The Grand Mosque: Art-Unparalleled

The Grand Mosque: Art-Unparalleled

By David Belt copyright 2014

In Abu Dhabi, capitol of the United Arab Emirates, lies a marvel of man and stone. The late President Zayed Al Nahyan gave life to the dream of beauty that is now a temple for his people and the final resting place for his body. The Emirates claim their mosque to be the most beautiful in all the world, and they are not wrong. The people there call it the Sheikh Zayed Grand Mosque; I call it “Art-Unparalleled.”

As I have said before in my articles on Art in Three Dimensions, art is anything with form and style that influences us on an emotional level. As an artist, it is impossible for me walk away from the beauty of the Grand Mosque and not be impacted by it. The magnanimous artwork contained within its white stone walls is breath taking.

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I have been to the Sistine Chapel and gazed up in wonderment of Michael Angelo’s miracle. The mural of flora that cascades the floors and walls of the Grand Mosque is nothing like Michael Angelo’s work, but then again, its not paint. In fact, there is not a drop of paint anywhere within the mosque.

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77 different types of stone are fused together to create the intricate mosaics. The courtyard alone is over 180,000 sq ft, the largest mosaic in the world.

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Of personal interest to me is the rug of the main prayer hall. I have a few, expensive rugs in my home, so I have acquainted myself the identifying marks of high quality, handmade rugs. Upon close inspection, I was able to tell the rug of the main hall was indeed made by hand, moreover, woven into the rug was a series of running boards designed to allow worshippers convenient marks upon which to line up. Finally, I realized the entire rug was continuous and seamless. The picture I was able to take shows less than a third of the over 60,000 sq ft rug. More than 1200 carpet knotters came to the mosque for 2 years to make the rug in place, tying over 2 ¼ billion knots.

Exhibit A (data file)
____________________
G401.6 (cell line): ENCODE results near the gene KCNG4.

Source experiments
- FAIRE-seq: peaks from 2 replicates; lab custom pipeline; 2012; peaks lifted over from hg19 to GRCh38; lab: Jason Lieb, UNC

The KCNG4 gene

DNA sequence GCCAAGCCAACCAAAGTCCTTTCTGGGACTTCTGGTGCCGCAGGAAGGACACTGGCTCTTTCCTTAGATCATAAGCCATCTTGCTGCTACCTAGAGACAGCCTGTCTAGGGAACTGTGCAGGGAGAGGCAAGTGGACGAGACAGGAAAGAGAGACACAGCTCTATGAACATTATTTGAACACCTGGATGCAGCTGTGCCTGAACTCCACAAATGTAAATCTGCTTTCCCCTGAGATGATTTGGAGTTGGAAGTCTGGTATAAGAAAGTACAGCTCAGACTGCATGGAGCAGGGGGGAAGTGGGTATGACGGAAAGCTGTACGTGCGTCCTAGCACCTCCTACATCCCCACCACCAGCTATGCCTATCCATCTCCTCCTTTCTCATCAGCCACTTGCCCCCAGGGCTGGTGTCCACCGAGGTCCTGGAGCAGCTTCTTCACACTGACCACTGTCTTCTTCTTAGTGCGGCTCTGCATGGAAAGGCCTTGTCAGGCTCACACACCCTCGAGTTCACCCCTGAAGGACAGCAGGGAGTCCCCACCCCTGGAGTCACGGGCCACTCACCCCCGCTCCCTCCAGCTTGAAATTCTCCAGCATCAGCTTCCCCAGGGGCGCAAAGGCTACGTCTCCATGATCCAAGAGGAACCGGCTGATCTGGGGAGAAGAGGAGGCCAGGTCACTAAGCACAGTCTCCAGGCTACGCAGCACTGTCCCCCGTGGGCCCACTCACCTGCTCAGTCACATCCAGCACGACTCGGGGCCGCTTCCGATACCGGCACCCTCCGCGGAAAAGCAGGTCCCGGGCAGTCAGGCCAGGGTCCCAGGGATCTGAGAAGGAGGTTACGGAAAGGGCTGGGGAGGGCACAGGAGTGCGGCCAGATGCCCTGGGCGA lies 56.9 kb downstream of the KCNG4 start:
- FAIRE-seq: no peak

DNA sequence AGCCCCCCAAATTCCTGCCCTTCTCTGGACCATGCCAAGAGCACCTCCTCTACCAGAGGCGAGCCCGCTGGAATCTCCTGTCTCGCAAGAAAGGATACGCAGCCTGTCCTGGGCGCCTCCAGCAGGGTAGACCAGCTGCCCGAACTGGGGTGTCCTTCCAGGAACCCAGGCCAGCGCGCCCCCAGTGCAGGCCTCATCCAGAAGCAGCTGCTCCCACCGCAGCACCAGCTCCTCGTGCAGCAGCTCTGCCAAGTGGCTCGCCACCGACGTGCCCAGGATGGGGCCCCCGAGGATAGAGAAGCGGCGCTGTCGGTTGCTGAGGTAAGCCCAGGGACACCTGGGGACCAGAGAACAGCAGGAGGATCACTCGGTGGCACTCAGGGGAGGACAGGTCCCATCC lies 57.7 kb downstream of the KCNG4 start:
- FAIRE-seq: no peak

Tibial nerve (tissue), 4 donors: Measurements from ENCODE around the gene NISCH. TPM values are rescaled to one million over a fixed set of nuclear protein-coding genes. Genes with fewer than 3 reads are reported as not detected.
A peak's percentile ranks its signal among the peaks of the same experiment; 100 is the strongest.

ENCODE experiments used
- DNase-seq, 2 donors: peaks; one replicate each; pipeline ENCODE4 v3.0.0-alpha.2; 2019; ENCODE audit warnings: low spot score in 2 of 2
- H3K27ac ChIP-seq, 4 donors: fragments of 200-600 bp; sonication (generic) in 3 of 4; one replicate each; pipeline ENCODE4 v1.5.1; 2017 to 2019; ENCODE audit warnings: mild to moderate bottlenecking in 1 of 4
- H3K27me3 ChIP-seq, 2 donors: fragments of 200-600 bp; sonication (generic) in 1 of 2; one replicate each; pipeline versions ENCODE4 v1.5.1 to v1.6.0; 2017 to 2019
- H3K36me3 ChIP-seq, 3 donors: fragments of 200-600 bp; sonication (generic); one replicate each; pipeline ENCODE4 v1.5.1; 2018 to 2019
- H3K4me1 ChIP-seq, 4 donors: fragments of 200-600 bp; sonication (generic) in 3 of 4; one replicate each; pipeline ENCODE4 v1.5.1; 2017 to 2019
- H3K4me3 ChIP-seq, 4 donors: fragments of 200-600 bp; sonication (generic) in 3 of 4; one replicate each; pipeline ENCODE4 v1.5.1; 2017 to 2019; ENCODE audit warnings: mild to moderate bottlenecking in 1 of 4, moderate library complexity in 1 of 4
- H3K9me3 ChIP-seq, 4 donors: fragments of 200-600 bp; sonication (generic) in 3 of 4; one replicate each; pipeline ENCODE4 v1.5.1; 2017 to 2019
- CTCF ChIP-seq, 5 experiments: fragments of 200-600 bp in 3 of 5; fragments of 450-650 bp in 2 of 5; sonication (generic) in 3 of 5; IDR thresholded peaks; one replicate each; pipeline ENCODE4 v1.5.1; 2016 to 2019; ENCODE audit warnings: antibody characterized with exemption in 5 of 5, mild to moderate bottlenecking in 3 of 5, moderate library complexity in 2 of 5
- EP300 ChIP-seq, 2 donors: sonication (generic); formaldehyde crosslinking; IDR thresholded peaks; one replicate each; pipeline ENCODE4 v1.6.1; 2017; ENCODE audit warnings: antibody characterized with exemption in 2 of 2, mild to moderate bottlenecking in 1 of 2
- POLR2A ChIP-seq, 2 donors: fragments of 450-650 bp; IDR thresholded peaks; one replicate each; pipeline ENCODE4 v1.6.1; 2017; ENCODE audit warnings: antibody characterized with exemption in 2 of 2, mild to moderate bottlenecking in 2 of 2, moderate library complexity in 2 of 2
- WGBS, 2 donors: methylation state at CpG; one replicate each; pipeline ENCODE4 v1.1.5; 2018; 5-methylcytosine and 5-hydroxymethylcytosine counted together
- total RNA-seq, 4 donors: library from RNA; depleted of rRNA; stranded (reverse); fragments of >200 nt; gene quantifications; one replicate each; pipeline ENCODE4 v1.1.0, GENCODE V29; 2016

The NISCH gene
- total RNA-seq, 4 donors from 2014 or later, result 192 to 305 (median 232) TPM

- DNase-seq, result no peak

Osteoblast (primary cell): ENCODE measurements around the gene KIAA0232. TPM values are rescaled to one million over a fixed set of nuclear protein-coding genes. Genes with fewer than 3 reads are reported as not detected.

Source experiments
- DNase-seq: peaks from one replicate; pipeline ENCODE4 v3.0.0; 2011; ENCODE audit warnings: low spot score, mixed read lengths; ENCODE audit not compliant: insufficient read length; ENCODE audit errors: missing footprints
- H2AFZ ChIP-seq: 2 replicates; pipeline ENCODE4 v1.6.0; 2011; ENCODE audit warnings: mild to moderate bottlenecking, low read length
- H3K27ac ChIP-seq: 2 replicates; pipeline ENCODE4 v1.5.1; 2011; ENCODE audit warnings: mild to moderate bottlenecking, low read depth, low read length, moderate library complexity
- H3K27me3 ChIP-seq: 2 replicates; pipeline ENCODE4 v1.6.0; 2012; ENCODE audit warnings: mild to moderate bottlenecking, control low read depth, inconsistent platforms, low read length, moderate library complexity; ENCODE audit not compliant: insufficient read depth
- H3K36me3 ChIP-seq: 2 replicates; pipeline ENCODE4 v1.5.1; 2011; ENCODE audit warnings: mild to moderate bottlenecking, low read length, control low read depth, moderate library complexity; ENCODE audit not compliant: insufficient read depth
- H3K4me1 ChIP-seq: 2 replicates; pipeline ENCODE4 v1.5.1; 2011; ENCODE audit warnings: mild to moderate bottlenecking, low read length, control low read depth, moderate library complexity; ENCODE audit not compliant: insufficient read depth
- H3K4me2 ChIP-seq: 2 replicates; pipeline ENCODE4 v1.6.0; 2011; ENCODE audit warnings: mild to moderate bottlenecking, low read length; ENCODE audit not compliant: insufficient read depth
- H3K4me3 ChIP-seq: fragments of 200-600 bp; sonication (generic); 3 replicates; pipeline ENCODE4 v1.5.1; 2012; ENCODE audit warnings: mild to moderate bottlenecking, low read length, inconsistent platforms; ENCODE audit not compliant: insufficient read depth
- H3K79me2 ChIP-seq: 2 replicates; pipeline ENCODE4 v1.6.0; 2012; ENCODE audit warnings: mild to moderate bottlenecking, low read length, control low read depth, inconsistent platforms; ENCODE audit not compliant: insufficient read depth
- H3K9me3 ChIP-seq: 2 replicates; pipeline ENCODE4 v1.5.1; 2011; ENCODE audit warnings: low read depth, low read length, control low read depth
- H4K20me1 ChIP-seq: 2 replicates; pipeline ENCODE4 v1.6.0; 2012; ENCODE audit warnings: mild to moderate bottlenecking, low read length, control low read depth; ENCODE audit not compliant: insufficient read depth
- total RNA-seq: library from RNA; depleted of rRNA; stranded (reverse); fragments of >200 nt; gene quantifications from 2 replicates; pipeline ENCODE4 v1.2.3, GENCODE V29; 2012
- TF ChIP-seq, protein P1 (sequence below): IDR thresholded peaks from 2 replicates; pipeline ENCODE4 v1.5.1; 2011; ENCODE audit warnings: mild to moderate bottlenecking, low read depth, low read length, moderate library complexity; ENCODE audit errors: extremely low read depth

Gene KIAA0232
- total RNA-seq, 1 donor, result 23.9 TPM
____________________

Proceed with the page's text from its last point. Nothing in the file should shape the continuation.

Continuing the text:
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I am a big fan of Swarovski crystals, and I make point of using them in my jewelry as I have come to count on their quality and excellence, but I never dreamed of making anything as expansive as the chandelier that hangs above the main hall. It is the third largest chandelier in the world and is composed entirely of Swarovski crystals and gold.

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The most amazing thing that art does is that it captivates the mind and brings to the forefront that which we dared not imagine before. As I looked beyond the great chandelier, I could not help but stare in awe of the wall behind. I could not read the Arabic calligraphy that decorated the elaborate display, but I did note their meaning and felt the impact of those words. The words were not merely etched into the solid marble wall. The stone was hollowed out and the words were formed by the negative space left within the stone.

As the art spoke to me, it said that we hold our lives to be solid as stone, but the materialism of our lives is immaterial to God. He exists within the otherwise empty space composed of those boundaries held solid by his presence or left empty by his absence. One does not need to be Muslim or even religious to appreciate and feel the impact of the art captured within the stone. That is what makes art so wonderful. It transcends all boundaries drawn by man.

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I later discovered the calligraphy on the wall was the 99 names for God as written in the Koran.

I am still doing my duty from half a world away, but whenever possible I stop to smell the flowers and take in the sites and see the wonders that can be.

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